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Kingship and Law in the Middle Ages

Kingship and Law in the Middle Ages

By Fritz Kern

250 pp

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About the Book

Originally published in 1914, Kingship and Law in the Middle Ages by Fritz Kern is one of the most important studies of early constitutional law. In this book Kern highlights the well-established traditions of the medieval state-its foundation on justice; the supremacy of the law; and the cooperation, with reciprocal rights and duties, of the monarch and folk in maintaining the law-and undertakes a thorough examination of the relevant legal theory underlying kingship in the early Middle Ages. How, he asks, did medieval canonists and jurists view the relationship between the rights of the monarch and those of the populace? Kern shows the origins of this debate to have stemmed from both church doctrine and the politics of early German states, which then set the ground for constitutional theory and modern liberalism. Kingship and Law in the Middle Ages remains an exceptionally informative study of the origins and development of constitutional government.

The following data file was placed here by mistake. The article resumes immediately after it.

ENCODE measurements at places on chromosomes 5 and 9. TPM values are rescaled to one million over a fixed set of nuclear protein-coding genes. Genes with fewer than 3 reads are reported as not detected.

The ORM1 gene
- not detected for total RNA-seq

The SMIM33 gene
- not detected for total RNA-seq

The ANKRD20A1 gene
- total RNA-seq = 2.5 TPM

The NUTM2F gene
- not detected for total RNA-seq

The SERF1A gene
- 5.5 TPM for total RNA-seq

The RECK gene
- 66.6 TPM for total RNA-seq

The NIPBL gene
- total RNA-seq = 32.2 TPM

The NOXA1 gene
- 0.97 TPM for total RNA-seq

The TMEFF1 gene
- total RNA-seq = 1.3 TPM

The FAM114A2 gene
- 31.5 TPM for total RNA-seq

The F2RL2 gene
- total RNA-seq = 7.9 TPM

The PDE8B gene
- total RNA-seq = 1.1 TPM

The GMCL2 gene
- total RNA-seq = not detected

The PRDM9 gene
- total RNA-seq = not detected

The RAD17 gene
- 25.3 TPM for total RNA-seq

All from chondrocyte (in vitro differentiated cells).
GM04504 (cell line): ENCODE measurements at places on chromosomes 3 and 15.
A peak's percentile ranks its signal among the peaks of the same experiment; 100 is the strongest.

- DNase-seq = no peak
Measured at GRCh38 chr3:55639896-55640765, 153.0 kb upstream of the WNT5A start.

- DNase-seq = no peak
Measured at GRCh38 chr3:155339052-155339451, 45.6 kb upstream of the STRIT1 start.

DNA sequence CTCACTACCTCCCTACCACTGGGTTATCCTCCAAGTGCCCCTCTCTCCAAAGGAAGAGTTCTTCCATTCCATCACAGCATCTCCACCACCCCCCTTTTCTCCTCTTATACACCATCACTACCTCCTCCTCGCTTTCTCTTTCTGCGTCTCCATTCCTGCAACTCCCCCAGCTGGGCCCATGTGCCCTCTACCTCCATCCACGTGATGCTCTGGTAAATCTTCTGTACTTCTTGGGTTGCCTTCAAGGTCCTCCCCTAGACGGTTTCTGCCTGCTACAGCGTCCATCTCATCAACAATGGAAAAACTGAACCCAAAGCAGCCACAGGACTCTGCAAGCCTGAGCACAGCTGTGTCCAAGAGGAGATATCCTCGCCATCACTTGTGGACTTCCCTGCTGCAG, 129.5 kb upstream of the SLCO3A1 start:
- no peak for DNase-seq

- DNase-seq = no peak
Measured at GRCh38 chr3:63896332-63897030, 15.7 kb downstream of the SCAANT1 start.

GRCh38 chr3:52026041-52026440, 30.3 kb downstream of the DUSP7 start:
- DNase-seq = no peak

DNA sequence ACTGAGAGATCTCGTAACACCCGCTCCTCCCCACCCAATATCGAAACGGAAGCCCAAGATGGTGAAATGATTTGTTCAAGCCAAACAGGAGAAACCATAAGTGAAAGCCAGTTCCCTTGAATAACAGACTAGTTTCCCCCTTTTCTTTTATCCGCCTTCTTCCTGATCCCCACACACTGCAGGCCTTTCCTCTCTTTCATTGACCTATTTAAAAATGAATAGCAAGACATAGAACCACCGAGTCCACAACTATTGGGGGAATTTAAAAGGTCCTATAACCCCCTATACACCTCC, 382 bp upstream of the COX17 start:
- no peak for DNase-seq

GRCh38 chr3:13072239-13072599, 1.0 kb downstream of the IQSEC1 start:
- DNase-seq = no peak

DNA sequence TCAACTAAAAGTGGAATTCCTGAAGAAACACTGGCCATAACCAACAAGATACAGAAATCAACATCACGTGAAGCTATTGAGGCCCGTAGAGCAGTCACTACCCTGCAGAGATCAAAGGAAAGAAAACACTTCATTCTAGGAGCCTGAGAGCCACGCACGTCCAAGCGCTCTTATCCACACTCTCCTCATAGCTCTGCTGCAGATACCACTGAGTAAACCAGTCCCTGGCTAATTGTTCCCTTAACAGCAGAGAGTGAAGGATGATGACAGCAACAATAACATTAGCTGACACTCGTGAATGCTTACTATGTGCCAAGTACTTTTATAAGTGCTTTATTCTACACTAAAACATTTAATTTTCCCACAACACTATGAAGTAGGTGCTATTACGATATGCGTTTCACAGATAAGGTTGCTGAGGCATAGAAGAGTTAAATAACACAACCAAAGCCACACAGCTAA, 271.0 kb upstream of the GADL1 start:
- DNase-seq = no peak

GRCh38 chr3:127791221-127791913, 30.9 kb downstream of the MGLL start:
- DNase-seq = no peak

"The present volume makes available in English one of the classical expositions of early medieval kingship."-FRANKLIN L. BAUMER, American Historical Review

"No lawyer and no constitutional historian should overlook this volume. There is no question whatever as to the general importance of Kern's work."-B. WILKINSON, University of Toronto Law Journal

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